Age is nothing but a number in the acting game, but it's one the Academy loves to highlight. They get giddy when they can talk about an older star who is only just now getting a first taste of Oscar. They get even more excited when its oldest nominee falls in the same category as their youngest; this way they can keep talking about just how big of an age difference there is between them. You may remember this happening in 2012, when 85-year-old Amour actress Emmanuelle Riva (the oldest ever Best Actress nominee) went up against 9-year-old Beasts of the Southern Wild star Quvenzhané Wallis (the youngest ever Best Actress nominee.)
The oldest Best Actress winner was Jessica Tandy, who was 80 years old in 1989 when she won for Driving Miss Daisy. Though she had been acting since 1932, it was her first nomination. The oldest actress ever to be a first-time nominee for Best Supporting Actress was Gloria Stuart, who was 87 years old when she earned a nod for Titanic in 1997. (She lost to Kim Basinger for L.A. Confidential, who was 43 years her junior.) The oldest winner of that same prize was 77-year-old Peggy Ashcroft for A Passage To India in 1984. It was her first and only nomination before her passing in 1991.
While the record-holding oldest female actresses and supporting actresses were all first timers, the same cannot always been said of their male counterparts, who often repeat nominees when they earn their oldest nomination. However, there have been some notable elderly first timers like Hal Holbrook, who was 82 when he was nominated for Into The Wild in 2008, or Max Von Sydow, who was also 82 in 2012 when he was nominated for Extremely Loud and Incredibly Close. George Burns was 80 years old when he won Best Supporting Actor for The Sunshine Boys in 1975, and, for 36 years, he was the oldest winner of that prize. When nominated for the supporting role, these experienced first timers have a better chance of winning than those who fall into the lead category. But, either way, it's always an honor just to be nominated.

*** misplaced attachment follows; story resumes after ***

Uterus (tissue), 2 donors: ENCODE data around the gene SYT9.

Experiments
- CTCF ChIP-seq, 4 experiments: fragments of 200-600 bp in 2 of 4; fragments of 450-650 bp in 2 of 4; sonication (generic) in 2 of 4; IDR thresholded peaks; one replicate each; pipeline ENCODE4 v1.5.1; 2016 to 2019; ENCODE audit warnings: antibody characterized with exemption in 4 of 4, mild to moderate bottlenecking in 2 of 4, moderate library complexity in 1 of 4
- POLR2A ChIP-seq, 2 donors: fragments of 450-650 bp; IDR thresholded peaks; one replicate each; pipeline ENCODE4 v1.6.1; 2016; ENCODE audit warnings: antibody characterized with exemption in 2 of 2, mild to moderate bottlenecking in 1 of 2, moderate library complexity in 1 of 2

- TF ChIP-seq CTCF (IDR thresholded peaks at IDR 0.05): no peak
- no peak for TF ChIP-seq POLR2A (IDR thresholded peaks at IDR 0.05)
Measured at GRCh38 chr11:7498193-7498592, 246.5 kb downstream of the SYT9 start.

The 2016 Nominee? Charlotte Rampling in 45 Years. This would be the very first nomination for the English actress, who will turn 70 before the ceremony. She has been working for nearly 50 years, appearing in films like Woody Allen's Stardust Memories and 2003's Swimming Pool.
The Child Actor
The ingenue may be young, but the child actor well... is a child. Nearly every year, there is someone way under the voting age who is nominated in the acting categories. Sometimes, they even manage to win. Like Tatum O'Neal, who was just 10 years old when she won Best Supporting Actress for Paper Moon in 1974. Or Anna Paquin, who was 11 years old when she won the same award for The Piano in 1994.
Nine seems to be the magic number when it comes to the child actor nominees. Jackie Cooper was that age in 1931 when he was nominated for Best Actor for Skippy, as was Beasts of the Southern Wild star Quvenzhané Wallis when she was nominated for Best Actress in 2012. But the youngest person to ever be nominated was 8-year-old Justin Henry who was up for Best Actor in 1980 for Kramer vs. Kramer.
Other actors who were under 13 when they had a taste of Oscar, but did not win, include two Best Supporting Actor nominees, both 11 at the time: The Sixth Sense's Hayley Joel Osment in 2000 and Brandon deWilde for Shane in 1943. Meanwhile, three Best Supporting Actress nominees all happened to be 10 when they were put on the ballot: To Kill A Mockingbird's Mary Badham in 1963, The Goodbye Girl's Quinn Cummings in 1977 and Little Miss Sunshine's Abigail Breslin in 2006.